MAILBOX: E-Bikes

Beginner

I was glad to see Ted Dillard’s article on electric bikes in HP172. For the last 40 years, I have been a bicycle commuter and recreational biking enthusiast, putting tens of thousands of miles under my wheels. During the last six years, a disability required a shift to electric bicycles. To date, I am 8,000+ miles and three e-bikes into that experience.

My first electric was a hub motor conversion to an existing bike with an eZee kit. They have a planetary gear motor drive instead of direct drive. They make a little more noise and have no regenerative capability, but are a lower-price conversion alternative.

In my experience, the option for regenerative braking capability in a bicycle proved to be more hype than utility. I never got more than 10% recovery in either bike with that capability, and that was over a wide variety of terrain and conditions.

On motor controllers, a number of manufacturers, such as BionX, build them into the hub; others, such as Crystalyte, have them as an external device. Keep in mind when doing a conversion that external controls have to be placed somewhere, generally in the vicinity of the hub.

Low and central battery placement gives the bike a better feel and balance. Placement behind the seat post has the effect of extending the wheelbase, thus increasing the turning radius and making the bike less responsive. Batteries on a rack over the rear wheel make the bike more top-heavy and likely to fall over if placed on a kickstand.

Most manufacturers now use 36-volt lithium as the standard. Faster bikes are shifting to 48 V. Nearly all new bike batteries use lithium-iron-phosphate or some comparably reliable battery chemistry. In used electric bikes, be advised that lithium polymer batteries, a first-generation battery type, have problems with capacity fading much quicker than with later battery chemistries.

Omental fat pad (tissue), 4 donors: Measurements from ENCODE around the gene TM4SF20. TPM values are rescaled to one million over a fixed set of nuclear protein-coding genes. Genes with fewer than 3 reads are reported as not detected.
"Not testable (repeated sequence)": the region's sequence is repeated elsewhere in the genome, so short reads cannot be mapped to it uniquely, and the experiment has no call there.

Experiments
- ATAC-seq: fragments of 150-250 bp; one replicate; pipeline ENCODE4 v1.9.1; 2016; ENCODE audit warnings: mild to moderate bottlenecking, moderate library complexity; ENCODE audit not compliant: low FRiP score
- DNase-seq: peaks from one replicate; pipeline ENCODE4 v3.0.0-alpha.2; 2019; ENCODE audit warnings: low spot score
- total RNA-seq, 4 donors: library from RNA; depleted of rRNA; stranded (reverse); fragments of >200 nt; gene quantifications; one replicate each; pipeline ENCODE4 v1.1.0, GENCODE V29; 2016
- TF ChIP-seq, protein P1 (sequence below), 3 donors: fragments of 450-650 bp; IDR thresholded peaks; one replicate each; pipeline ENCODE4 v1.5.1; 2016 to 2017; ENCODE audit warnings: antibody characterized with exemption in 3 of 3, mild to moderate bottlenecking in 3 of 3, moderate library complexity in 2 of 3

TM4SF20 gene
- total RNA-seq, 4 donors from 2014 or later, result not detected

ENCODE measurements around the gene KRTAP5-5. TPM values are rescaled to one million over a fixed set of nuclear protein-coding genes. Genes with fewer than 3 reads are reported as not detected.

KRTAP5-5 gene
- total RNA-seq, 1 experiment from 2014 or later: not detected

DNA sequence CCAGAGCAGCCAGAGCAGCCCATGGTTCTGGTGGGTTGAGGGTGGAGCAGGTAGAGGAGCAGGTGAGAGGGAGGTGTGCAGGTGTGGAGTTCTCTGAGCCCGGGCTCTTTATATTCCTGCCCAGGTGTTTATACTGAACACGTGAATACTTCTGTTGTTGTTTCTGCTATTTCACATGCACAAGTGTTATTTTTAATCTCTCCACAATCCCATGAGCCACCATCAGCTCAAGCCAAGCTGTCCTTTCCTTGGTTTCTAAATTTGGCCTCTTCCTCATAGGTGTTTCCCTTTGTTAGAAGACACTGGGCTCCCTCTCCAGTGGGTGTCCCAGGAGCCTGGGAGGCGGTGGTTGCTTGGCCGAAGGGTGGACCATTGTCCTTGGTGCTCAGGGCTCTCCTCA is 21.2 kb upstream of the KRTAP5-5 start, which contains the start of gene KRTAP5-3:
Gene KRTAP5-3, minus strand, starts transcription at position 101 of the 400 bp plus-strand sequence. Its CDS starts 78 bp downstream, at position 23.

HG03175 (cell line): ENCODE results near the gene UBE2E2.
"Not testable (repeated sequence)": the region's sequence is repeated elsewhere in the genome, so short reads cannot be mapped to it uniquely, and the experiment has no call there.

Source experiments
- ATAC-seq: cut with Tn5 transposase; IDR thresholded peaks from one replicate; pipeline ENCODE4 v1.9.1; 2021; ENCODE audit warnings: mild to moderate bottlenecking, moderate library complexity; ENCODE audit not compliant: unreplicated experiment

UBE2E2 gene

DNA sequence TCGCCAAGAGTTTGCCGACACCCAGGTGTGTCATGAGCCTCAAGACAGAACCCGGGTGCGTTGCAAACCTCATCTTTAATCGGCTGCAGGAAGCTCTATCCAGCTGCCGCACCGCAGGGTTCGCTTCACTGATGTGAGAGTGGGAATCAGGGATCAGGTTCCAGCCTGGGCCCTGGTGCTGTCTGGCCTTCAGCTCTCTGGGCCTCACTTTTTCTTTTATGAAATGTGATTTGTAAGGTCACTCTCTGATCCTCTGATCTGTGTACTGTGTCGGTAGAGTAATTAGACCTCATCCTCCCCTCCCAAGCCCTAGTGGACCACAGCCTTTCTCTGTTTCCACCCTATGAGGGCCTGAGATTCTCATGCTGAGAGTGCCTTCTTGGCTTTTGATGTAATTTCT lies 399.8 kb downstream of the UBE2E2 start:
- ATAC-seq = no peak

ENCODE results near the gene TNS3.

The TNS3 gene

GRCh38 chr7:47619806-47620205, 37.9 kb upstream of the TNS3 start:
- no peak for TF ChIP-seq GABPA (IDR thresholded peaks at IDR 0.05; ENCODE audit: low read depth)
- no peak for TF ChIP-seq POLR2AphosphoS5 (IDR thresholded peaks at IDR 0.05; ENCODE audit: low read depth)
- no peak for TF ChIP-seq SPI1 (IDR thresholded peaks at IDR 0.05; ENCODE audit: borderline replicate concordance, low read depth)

Finally, a comment on “you get what you pay for.” I paid more than $4,000 for my current bike, but would not say the price matches the quality. The bike looks good, is designed well, and gets a lot of positive comments when I am out and about. Unfortunately, the company used an off-shore manufacturer and they installed low-quality drive components and substandard parts like the seats and brakes. Given the price, I expected a lot better. I am now looking to invest $1,000 to replace the drive system, brakes, and seat, so I can have the bike I expected. Given how much I like the basic design, I am willing to do it.

I suggest that people in the market for an electric bike examine independent reviews and be very cautious with a bike that is new to the market. There is an assurance benefit to having a track record that speaks to the true nature of the beast.

I very much enjoy riding electric bikes. I can continue being on the saddle when a medical condition could have curtailed that part of my life. I am happy for the option of electric assist, and feel fortunate the technology progressed so I can continue enjoying a lifelong passion for riding.

The bike I currently (no pun) ride is a Stromer ST1 Platinum—500-watt hub, 36-volt, with a 14 amp-hour battery. The range is 60 to 75 miles depending on terrain and aggression in riding. I can connect an additional 12 Ah battery in parallel and extend the range to 125 miles. I am considering an upgrade to a Grin hub, controller, Cycle Analyst, and charger. I’ve used Cycle Analyst displays on all my bikes and like the quality, reliability, and documentation for their products.

Jack Herndon • Seattle, Washington

Thanks for your letter; it’s well stated. Significant research is the key to being happy with an electric bicycle choice.

My first electric bike was also an Ezee kit with a 48 V battery, both purchased from Grin Technologies (ebikes.ca). I liked it very much, and my replacement is likely to also be an Ezee kit. My only complaint was the battery location. I selected the rear double-rack mount because there was no elegant means of mounting it low in the center triangle. I hope that’s changed by the time I buy my replacement kit.

Michael Welch • Home Power senior editor

Comments (0)

Advertisement

X
You may login with either your assigned username or your e-mail address.
The password field is case sensitive.
Loading